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Kevin Berk is a strategic investor, entrepreneur and an expert in online media. He helped develop online ventures at CitySearch and Disney, and was instrumental in the merger of TicketMaster and CitySearch and the combined company's IPO. (It is now owned by IACI.) He founded in the... More
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  • MegaMillions At $640M Is Still A Losing Bet 0 comments
    Mar 30, 2012 1:15 PM

    "May the odds be ever in your favor!" - This sinister line from the blockbuster movie The Hunger Games could easily be the ironic tag line of every lottery system in America. A lot of ink has been spilled about how bad of an investment a lottery ticket is. I would argue that it is a regressive tax on the numerically challenged and the statistically disabled. Megamillions helpfully points how unlikely you are of winning.

    However, I have an old friend that always bought the big PowerBall or MegaMillions tickets whenever the payout got above the odds of winning. MegaMillions is in the news this week with a current estimated Jackpot of $640 million. Given the odds of winning the jackpot are *only* 1 in 175 million - he must be buying tickets by the fistful. Plus, even if he doesn't win the jackpot he can still win $250k, $10k, or even $2! I must admit a jackpot of half a billion is exciting any way you slice it. I decided to go digging to see if I should buy some tickets. So… are the odds really in your favor?

    Nope. According to an awesome post written by Jeremy Elson of Microsoft Research, you must factor in taxes, the present value of the award AND the likelihood of other potential winners. His key insight is that when jackpot sizes rise beyond a couple hundred million, the pace of ticket buying goes super-linear - meaning it accelerates. To quote Jeremy:

    "This means there is a point of diminishing return where the negative expectation due to ties outweighs the positive expectation due to having a larger jackpot. Taking this into account, it is unlikely that buying a lottery ticket is ever profitable in expectation, no matter how big the jackpot gets."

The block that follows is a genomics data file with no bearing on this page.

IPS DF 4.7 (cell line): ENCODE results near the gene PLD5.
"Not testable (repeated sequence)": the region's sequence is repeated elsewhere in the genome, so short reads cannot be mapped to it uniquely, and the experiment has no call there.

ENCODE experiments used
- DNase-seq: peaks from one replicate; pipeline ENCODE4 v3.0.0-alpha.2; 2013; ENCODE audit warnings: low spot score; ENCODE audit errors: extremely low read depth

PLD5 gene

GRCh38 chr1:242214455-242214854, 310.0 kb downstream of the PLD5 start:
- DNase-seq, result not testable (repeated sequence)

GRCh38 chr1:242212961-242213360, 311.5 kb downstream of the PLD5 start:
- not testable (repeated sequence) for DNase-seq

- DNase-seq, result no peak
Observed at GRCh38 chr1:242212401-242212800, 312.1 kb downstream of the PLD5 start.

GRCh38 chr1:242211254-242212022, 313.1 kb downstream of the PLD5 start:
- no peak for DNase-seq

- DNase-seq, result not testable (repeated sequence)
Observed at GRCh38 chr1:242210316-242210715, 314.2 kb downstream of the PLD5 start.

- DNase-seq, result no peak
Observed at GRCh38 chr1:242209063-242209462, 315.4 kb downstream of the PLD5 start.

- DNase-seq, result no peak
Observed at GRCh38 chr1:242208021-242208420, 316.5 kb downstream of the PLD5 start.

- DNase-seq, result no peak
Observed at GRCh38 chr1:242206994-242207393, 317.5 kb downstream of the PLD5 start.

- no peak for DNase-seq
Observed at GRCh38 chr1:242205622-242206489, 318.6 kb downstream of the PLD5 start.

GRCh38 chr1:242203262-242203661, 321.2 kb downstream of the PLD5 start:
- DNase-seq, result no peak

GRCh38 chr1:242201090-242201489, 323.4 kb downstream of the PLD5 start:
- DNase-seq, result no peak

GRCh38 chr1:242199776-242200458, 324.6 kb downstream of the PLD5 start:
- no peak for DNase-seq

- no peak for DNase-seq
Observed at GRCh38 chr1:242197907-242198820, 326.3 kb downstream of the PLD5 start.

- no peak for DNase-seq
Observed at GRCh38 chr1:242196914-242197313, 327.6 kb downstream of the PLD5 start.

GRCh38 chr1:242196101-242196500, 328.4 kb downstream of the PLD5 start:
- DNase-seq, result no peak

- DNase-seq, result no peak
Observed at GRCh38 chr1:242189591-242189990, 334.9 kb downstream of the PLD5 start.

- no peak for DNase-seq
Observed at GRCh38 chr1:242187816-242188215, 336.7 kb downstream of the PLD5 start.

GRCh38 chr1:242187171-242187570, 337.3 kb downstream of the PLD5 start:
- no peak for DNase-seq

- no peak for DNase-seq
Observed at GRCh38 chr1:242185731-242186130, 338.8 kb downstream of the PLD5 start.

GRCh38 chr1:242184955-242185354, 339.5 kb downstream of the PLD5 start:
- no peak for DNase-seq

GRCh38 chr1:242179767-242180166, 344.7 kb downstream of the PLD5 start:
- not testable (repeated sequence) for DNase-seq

In fact, Jeremy posits that the peak expected value of $0.693 per $1 ticket, including the value of non-jackpot prizes, happens when the jackpot reaches $420 million. The expected value then begins to decline again because you will most likely split the winnings with one or more winners.

    Ok, so if it never makes sense to buy a MegaMillions ticket - who wins? At the end of Durango Bill's insightfulMegaMillions analysis, he lists the winners:

    "1) Federal Government (Lottery winnings are taxable)
    2) State Governments (Again lottery winnings are taxable)
    3) State Governments (Direct share of lottery ticket sales)
    4) Merchants that sell tickets (Paid by the lottery organizers)
    5) Lottery companies (Hint: They are not doing all this for free)
    6) Advertisers and promoters (Paid by the lottery companies)"

    There is a footnote provided by Jeremy however… if you happen to have gambling winnings, the purchase of the lottery tickets are tax deductible against those winnings! So, don't be surprised if you see Doyle Brunsonor Phil Hellmuth at your local convenience store stocking up on lottery tickets.

    When you buy a coffee today, don't buy the lottery ticket - it ain't worth it. Hmmm, it is less than your coffee - buy one ticket. You gotta be in it to win it, right?

    Disclosure: I bought some tickets… Heck, why not?

    Follow me on Twitter.

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